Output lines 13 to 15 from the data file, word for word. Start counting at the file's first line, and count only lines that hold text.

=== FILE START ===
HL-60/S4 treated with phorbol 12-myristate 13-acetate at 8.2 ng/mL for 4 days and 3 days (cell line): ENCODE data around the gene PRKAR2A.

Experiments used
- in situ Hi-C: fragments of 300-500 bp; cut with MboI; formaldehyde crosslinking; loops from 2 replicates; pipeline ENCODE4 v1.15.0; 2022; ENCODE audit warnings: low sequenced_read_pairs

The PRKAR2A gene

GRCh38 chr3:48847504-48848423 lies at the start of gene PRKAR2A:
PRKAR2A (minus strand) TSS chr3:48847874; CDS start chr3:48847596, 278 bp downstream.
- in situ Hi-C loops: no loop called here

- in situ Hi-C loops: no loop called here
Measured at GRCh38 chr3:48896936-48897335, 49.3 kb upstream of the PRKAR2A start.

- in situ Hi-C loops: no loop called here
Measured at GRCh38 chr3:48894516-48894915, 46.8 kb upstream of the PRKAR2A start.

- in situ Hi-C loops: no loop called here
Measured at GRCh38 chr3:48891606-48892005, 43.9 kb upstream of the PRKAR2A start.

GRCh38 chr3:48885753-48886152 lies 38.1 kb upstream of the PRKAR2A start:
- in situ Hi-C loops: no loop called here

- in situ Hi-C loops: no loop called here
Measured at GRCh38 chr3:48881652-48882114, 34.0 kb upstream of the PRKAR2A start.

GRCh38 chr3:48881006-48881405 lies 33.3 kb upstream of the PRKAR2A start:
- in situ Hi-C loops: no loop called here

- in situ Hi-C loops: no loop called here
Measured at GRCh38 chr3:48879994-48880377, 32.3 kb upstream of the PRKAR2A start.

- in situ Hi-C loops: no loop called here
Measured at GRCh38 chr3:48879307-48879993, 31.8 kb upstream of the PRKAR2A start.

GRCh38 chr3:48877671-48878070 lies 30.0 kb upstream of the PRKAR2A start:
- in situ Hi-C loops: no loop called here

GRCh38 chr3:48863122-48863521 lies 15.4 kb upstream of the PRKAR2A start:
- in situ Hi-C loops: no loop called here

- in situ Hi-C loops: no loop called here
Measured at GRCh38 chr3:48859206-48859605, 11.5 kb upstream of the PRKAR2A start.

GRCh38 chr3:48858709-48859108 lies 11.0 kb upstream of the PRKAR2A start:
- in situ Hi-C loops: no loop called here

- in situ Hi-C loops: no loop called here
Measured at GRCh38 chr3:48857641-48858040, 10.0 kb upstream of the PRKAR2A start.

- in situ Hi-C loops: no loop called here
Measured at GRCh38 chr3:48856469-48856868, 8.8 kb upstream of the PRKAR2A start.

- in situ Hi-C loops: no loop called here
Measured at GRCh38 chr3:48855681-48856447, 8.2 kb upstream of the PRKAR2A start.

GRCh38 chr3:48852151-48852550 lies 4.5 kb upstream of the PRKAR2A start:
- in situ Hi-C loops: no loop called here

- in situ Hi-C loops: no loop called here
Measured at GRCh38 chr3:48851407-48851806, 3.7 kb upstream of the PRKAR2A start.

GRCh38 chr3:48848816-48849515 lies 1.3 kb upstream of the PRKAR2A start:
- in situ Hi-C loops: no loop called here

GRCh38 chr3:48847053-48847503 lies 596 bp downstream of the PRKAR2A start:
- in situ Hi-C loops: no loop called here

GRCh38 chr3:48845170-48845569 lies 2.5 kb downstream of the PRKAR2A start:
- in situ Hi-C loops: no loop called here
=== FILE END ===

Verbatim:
Measured at GRCh38 chr3:48891606-48892005, 43.9 kb upstream of the PRKAR2A start.

GRCh38 chr3:48885753-48886152 lies 38.1 kb upstream of the PRKAR2A start:
- in situ Hi-C loops: no loop called here